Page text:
Not sure I’d vote for either, to be honest (never did for Jim), but I make my decisions on the basis of how they will vote, not their role as an ombudsman. If you _need_ your MP’s help that badly, then the right thing to do is not to vote for the best ombudsperson regardless of their politics. Instead, set up a claimants’ union.

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Chris Baldwin 05.07.05 at 8:27 am

“So far, all I’ve been able to come across anti-leftist leftists like Oliver Kamm and Harry’s Place, on the one hand, and neo-Leninist websites, on the other hand.” – Peter

Harry’s Place is not anti-Leftist although Oliver Kamm is another matter. Paul Anderson’s ‘Gauche’ blog (libsoc.blogspot.com)is one of my favourite l/w blogs, another good one is Chris Brooke’s ‘The Virtual Stoa’ (http://users.ox.ac.uk/~magd1368/weblog/blogger.html) then there’s ‘Socialism in an Age of Waiting’ (http://marxist-org-uk.blogspot.com/), although that one might be described as far-left and you might think of them as anti-leftist leftists. Same goes for Norman Geras’s ‘Normblog’ (normblog.typepad.com), but both are well worth reading. ‘Shot by Both Sides’ (http://www.stalinism.com/shot-by-both-sides/) is also entertaining, even if the blogger does support the (boo hiss) Liberal Democrats.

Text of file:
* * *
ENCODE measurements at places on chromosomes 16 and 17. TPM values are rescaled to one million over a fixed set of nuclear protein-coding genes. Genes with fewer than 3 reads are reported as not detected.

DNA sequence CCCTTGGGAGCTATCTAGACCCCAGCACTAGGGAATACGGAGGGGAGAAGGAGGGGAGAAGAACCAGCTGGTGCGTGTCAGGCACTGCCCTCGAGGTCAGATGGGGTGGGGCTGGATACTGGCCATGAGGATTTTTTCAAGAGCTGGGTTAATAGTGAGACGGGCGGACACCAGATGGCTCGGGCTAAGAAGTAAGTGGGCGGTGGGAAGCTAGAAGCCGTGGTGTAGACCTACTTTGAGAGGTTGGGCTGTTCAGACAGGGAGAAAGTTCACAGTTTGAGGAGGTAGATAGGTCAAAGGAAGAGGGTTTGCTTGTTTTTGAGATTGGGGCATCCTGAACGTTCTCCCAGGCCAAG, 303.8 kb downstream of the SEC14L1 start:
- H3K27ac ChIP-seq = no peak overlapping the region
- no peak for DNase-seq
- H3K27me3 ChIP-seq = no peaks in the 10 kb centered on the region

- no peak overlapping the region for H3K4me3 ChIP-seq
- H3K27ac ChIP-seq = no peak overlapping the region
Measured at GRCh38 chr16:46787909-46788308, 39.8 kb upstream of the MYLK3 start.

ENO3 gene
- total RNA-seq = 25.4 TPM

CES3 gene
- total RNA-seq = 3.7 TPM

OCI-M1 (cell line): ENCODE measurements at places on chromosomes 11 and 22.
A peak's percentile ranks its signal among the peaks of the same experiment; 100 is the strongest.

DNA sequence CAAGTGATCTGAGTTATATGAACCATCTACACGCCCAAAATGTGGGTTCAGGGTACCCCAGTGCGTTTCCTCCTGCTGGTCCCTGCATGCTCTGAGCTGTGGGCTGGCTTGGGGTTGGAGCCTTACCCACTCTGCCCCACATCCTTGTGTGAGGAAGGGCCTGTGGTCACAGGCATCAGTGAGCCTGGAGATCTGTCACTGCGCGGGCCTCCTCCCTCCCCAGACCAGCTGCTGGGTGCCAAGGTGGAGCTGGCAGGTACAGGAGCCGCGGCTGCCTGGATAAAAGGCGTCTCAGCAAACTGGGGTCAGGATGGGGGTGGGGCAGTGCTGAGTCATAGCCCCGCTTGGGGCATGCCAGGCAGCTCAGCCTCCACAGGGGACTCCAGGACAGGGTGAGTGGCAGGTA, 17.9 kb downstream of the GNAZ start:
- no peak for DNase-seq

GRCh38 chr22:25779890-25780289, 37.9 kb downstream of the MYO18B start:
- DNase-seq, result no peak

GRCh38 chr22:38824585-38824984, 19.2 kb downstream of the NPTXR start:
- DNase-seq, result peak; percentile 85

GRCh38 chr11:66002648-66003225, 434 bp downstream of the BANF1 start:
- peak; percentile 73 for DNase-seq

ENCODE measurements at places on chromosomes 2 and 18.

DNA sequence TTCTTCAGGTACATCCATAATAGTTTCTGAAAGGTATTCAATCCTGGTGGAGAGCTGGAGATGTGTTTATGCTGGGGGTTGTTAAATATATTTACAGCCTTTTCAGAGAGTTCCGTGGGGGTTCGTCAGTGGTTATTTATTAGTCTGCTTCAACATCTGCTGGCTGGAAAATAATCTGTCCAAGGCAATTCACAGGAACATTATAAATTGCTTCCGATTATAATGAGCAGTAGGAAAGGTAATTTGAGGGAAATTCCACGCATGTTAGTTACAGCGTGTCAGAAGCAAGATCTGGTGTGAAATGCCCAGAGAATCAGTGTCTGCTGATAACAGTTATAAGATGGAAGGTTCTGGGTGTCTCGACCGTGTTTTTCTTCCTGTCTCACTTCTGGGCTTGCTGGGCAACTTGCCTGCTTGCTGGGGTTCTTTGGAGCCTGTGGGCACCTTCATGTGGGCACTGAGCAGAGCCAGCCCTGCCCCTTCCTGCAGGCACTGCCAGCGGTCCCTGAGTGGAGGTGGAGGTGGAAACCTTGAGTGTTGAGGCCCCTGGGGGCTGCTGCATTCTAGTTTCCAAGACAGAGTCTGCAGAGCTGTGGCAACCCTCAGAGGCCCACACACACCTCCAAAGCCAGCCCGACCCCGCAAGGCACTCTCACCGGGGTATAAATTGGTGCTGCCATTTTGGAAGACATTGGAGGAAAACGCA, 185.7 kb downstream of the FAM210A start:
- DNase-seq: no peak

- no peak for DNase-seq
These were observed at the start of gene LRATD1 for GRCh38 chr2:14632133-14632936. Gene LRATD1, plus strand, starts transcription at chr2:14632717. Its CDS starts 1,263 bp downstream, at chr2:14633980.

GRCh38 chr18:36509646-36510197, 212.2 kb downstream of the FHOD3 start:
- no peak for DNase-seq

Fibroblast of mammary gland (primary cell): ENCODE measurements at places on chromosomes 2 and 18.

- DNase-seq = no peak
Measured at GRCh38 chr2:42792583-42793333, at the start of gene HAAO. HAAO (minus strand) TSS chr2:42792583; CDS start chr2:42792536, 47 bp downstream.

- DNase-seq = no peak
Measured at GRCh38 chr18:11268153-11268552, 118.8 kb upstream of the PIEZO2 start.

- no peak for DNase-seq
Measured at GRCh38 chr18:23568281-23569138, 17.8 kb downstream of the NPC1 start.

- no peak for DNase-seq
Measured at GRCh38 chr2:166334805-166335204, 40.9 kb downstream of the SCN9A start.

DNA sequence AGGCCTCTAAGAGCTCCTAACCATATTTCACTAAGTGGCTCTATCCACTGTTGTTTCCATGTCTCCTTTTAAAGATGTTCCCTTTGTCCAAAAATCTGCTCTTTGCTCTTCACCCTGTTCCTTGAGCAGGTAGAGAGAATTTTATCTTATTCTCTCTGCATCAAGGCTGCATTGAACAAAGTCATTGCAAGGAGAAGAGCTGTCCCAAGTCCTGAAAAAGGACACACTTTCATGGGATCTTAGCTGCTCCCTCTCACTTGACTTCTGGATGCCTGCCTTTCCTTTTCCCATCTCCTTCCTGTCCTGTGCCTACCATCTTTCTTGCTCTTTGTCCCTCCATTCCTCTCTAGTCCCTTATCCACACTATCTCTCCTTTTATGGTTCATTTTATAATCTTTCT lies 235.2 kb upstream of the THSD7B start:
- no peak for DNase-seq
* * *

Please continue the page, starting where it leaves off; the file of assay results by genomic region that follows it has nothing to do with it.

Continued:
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JayAnne 05.07.05 at 9:55 am

Reuben, I was half-asleep when I posted (and very angry with dsquared), so, my apologies to you and to anyone else who had to try to work out what I might be saying… Thank you for working it out and saying it.
I’ve never actually voted for a Tory who was a good constituency MP, and for most of my life, have not voted (I’m pretty Left wing and I lived in safe seats…), but I do see why other people do both.